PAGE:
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  Kerry,

Did you check out the web site for Nature Photographers online magazine?

That raincoat worked great! And, if that isn't enough, there are raincoats that you can buy for yourself and your camera. A local camera store was selling large heavy gauge plastic raincoats for the camera, tripod, and myself for $75.00! But there are less expensive ways to go.

If your camera is so fragile, perhaps it shouldn't be in a rainforest.

However, Greg Basco, at Deepgreen Photography took awesome pictures of the rainforest in Costa Rica. He inspired me to buy Canon EOS and lighting.

Basco shoots with a Canon 10D, shoots in the rainforest, has expensive gear, and very likely shoots in the rain. However, I imagine he takes precautions.

Wind driven rain turns umbrellas inside out and breaks the spokes. You need something more durable.

Perhaps, he'll respond if you write him at: gmbasco@deepgreenphotography.com

http://www.deepgreenphotography.com/equipment.htm

http://www.deepgreenphotography.com/landscapes.htm


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1/25/2005 8:38:14 AM

 
Kerry L. Walker   Susan, I have not yet checked out the website but I will. Believe me, my camera is not fragile. I have several cameras but the one I would take to a rainforest is an old Olympus OM-2n (all my cameras are film cameras). It, like the Nikon, is a tank. My comment was more a compliment to your camera. I like the FM3A.


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1/25/2005 8:44:52 AM

 
Bunny Snow
BetterPhoto Member Since: 11/16/2004
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  Just another thought about weather in a rainforest (and I imagine jungles, although I've never been in one) would be similar.

When we kayaked Doubtful Sound in Fiordland National Park on the southwest side of New Zealand's South Island, we camped in the rainforest. It was raining the day we pulled our kayaks onto the beach. It was very windy on the Sound and on the beach and very wet in the rainforest.

I kept my covered manual Pentax K-1000 with an 80-200 mm zoom lens (covered with UV filter) and a lens shade (to protect from rain from above), pointed towards the ground. But, the filter still got wet from the moisture in the air.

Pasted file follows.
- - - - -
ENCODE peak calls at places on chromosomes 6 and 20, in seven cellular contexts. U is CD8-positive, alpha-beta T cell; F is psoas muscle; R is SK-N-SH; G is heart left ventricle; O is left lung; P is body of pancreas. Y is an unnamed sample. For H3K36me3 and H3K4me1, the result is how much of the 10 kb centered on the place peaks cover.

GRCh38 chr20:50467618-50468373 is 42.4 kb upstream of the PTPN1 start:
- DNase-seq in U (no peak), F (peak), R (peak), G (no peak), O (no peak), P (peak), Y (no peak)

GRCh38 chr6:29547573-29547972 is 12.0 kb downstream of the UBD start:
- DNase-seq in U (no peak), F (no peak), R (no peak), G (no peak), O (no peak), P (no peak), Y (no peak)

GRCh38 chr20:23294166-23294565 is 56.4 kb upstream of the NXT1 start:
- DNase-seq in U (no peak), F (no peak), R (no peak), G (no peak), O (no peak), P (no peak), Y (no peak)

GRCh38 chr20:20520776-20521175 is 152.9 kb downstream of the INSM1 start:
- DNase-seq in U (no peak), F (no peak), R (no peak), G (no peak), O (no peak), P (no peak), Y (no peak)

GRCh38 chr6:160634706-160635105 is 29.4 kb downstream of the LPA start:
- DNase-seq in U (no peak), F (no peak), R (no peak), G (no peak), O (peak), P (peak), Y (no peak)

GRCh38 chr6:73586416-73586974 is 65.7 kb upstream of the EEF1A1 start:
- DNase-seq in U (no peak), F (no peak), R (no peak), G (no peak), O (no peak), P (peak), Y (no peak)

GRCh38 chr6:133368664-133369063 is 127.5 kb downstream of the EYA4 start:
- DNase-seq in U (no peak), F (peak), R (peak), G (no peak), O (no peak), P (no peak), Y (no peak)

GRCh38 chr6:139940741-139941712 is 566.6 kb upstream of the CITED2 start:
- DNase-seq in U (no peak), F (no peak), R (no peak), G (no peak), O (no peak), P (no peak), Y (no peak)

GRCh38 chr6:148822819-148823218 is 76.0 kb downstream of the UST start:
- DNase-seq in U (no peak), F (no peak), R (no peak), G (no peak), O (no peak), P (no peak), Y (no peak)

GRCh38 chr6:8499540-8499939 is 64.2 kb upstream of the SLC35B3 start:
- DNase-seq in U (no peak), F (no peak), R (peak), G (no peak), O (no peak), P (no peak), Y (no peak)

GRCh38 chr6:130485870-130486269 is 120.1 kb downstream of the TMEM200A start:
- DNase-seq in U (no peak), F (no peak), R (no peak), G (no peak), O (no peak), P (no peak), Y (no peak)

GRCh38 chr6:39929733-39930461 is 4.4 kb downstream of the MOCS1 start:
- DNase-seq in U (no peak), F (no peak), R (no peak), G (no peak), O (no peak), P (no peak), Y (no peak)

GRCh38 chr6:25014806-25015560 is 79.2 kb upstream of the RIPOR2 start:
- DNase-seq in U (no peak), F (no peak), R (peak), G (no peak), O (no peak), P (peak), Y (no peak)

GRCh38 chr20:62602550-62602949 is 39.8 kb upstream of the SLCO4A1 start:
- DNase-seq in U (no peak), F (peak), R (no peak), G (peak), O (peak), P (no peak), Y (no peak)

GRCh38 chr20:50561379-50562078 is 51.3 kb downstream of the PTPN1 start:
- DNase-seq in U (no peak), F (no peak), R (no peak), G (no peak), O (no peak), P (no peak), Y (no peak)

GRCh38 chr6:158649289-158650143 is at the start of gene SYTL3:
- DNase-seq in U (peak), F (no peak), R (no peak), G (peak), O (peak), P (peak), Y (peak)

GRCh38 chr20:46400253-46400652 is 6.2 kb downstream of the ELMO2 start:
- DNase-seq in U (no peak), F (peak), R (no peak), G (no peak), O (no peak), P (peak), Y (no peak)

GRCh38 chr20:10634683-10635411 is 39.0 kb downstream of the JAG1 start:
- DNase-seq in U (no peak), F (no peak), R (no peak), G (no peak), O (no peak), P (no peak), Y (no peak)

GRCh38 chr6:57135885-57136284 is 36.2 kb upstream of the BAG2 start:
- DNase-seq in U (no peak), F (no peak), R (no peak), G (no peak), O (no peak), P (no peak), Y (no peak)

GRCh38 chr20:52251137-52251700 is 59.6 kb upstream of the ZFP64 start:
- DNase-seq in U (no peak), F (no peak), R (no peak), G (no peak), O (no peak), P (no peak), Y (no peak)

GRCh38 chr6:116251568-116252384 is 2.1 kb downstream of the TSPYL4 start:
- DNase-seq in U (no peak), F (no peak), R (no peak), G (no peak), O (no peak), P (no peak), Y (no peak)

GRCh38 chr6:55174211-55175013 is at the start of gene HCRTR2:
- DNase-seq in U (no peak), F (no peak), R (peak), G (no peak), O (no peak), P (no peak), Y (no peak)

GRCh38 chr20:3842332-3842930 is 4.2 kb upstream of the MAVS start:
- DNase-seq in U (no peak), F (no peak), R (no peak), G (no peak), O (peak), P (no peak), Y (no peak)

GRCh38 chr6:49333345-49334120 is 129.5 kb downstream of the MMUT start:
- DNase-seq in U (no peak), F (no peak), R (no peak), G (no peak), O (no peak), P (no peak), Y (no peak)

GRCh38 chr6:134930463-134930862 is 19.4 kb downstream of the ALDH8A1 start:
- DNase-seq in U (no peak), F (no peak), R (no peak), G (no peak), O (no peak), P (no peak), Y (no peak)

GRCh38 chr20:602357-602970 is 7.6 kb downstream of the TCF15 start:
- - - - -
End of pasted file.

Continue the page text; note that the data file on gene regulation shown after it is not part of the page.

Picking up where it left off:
Before I stowed my gear into drier quarters inside our tent (and ultimately in the kayak storage hold), I carefully wiped off the lens, filters, and body with a dry micro fiber lens cloth. This is because there was moisture on all, despite precautions being taken. The moisture just hangs in the air getting everything soggy, whether or not it is actually raining. The same is true in Cloud forests, where moisture just hangs in the air, wetting everything.

It's difficult enough to walk over soggy ground and to hold one's own balance, without using an umbrella in one hand, a walking stick in the other, and still trying to shoot pictures. One needs better precautionary measures, which is why I suggest a camera poncho that fits over the lens, the camera and over your head when you are shooting, as well as a poncho over your camera gear and yourself (even if that means two more ponchos).

The other thing I found in NZ was that my lens kept fogging up from all the moisture, which is why I needed more than one microfiber lens cloths. One for immediately, and one for later.

Hope this helps.


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1/25/2005 10:24:39 AM

 
Dan Smith
BetterPhoto Member Since: 1/4/2005
  if you can afford one and if they are available where you live one of the large under water camera housings will take care of most if not all of these problems but they are bulky and expensive .. hope this helps


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1/25/2005 9:12:09 PM